The field for Day 1b of the PokerStars.net European Poker Tour was much larger than Day 1a. Four hundred and fifty-eight players squeezed into the SpielBank, an increase of almost 50 percent of the Day 1a field, resulting in all three floors of the casino being used to fit the players into the tournament area. With capacity reached and almost ready to burst, early play forced some tables to play ten-handed, although that situation only lasted for the first two levels.
At the end of nine grueling levels beneath the hot casino lights, Sander Berndsen emerged as the leader with a massive 242,900-chip stack. The Dutchman, a high-stakes cash game specialist, won several big pots against former European Poker Tour winner Jens Kyllönen, managed to six-bet bluff against fellow big-stack Robert Flink and then showed the less-than-stellar , a hand he put 39,000 in preflop with the blinds at 400/800/75. Flink finished in third place on the leaderboard with 203,400 while PokerStars online qualifier Alek Samardzic came in fourth with 200,200.
A much bigger field brought with it an increased number of well-known players, as numerous Team PokerStars Pros, and former EPT winners, rubbed shoulders with the mass of online qualifiers. Of the many cameras inside the casino, more than a few were pointed at Team PokerStars SportStar Boris Becker, famous for his three victories at Wimbledon in the 1980s. Sadly for fans of the tennis legend, he was eliminated about halfway through the day in the most inauspicious of ways — a simple loss of a coinflip with ace-king to another player's pocket sixes.
Frenchman Aurelien Guiglini started off in a flash, flopping two sets and getting paid off both times to reach 95,000 in just the second level. However, an astonishing hand, that grabbed even more attention, occurred at the same time as Guiglini's plundering of the field. Mark Bolliger and Nicolas Yunis got all their chips in preflop with and respectively and the flop brought possibilities for both coming . The on the turn, though, gave Yunis a flush and he just had to avoid a paired board to win. Instead, the came on the river to put a straight flush on the board, suddenly turning the hand into the most unlikely chopped pot ever.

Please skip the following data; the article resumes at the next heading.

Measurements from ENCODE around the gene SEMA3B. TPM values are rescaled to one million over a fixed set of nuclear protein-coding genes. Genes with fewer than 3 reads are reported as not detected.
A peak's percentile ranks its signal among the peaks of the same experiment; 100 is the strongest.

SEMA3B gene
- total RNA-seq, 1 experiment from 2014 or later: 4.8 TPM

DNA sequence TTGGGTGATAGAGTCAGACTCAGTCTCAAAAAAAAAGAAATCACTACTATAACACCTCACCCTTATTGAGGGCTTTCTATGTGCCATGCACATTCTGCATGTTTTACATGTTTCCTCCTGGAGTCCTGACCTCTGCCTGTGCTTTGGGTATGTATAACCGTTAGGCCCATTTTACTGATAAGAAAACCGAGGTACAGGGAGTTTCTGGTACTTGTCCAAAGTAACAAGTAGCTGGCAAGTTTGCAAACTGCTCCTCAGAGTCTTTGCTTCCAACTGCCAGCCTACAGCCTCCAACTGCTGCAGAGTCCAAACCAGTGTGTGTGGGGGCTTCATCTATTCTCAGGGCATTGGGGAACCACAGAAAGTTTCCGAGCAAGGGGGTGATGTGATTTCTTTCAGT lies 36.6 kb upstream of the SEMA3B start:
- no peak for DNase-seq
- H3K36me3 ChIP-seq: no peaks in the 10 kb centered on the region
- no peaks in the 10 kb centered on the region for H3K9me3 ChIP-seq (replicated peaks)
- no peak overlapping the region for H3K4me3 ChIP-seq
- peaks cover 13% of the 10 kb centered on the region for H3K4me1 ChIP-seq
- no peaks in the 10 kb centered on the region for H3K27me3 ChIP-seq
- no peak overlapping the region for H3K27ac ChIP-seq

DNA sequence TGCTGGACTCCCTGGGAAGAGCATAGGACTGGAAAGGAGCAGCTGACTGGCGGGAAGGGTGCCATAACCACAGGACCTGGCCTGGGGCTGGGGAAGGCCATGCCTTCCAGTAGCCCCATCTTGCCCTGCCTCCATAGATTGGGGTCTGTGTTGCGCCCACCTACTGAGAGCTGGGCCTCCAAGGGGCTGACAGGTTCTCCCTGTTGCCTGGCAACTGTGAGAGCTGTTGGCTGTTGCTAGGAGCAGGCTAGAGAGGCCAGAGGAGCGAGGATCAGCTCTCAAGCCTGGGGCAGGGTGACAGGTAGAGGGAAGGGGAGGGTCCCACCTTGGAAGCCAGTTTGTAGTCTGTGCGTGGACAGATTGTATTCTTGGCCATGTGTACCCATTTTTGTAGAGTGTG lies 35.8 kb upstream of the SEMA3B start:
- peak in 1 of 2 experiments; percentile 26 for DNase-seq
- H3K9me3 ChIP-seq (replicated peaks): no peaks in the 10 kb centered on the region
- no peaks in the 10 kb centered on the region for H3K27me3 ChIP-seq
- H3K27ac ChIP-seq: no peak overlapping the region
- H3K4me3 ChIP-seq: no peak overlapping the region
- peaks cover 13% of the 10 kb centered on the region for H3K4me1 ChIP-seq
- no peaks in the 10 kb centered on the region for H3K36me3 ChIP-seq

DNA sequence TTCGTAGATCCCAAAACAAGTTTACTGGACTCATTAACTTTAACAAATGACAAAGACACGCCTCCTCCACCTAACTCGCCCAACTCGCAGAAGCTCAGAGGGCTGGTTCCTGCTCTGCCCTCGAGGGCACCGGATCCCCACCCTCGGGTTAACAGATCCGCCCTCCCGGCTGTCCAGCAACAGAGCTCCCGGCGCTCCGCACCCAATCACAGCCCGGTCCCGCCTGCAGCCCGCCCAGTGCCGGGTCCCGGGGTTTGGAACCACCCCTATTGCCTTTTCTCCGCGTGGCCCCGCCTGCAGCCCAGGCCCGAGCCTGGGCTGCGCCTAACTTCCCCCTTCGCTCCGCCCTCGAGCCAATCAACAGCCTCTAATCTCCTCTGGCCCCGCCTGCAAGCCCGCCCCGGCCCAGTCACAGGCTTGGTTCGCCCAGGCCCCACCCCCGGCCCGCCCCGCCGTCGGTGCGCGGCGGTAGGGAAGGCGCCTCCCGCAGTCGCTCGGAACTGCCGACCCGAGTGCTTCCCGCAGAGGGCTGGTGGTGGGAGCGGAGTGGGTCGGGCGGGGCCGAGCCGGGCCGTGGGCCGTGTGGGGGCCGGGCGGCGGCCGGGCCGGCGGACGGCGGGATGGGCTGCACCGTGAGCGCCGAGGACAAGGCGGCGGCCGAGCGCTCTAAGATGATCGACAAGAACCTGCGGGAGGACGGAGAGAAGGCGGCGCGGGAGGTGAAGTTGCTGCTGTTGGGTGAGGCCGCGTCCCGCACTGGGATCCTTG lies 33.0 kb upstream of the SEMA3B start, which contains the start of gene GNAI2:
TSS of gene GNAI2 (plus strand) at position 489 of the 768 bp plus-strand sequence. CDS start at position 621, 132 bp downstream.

Last year's winner, Kevin MacPhee, was one of the many players who turned up, but the American misread his hand when moving all-in on the river. MacPhee later said on Facebook that he thought he was moving in with two pair, but in fact only had second pair in a hand against EPT Snowfest runner-up Kevin Vandersmissen. The latter made the call with the same pair but a better kicker, which means Berlin will be seeing a new champion this year. It won't be last year's runner-up Ilari Tahkokallio, though, because the Finn was one of several other Wednesday casualties that also included former EPT winners Liv Boeree, Jake Cody, David Vamplew and Bertrand “ElkY” Grospellier. They joined Luca Pagano, James Keys, Annette Obrestad and many others who will at least have some consolation by being able to sample the delights of Berlin.
Players who did survive included Jan Heitmann. The German pro had more swings than a child's adventure playground as his chip stack seemed to oscillate for fun. Heitmann dropped as low as 4,000 at one point but rallied, managing to finish just over the 100,000 mark after a chunky pot right at the end with aces against jacks.
Other players running well were invariably those who have been running well. Vladimir Geshkenbein, victor at EPT Snowfest, ended the day with 180,000 while Roberto Romanello, also fresh from victory at the WPT last week, finished with 152,400.
The 202 players from Day 1b will combine with the 151 from Day 1a to bring the Day 2 field to 353. Play gets under way at 1200 CEST (0300 PDT) and they will all be playing for the first-place prize of €825,000.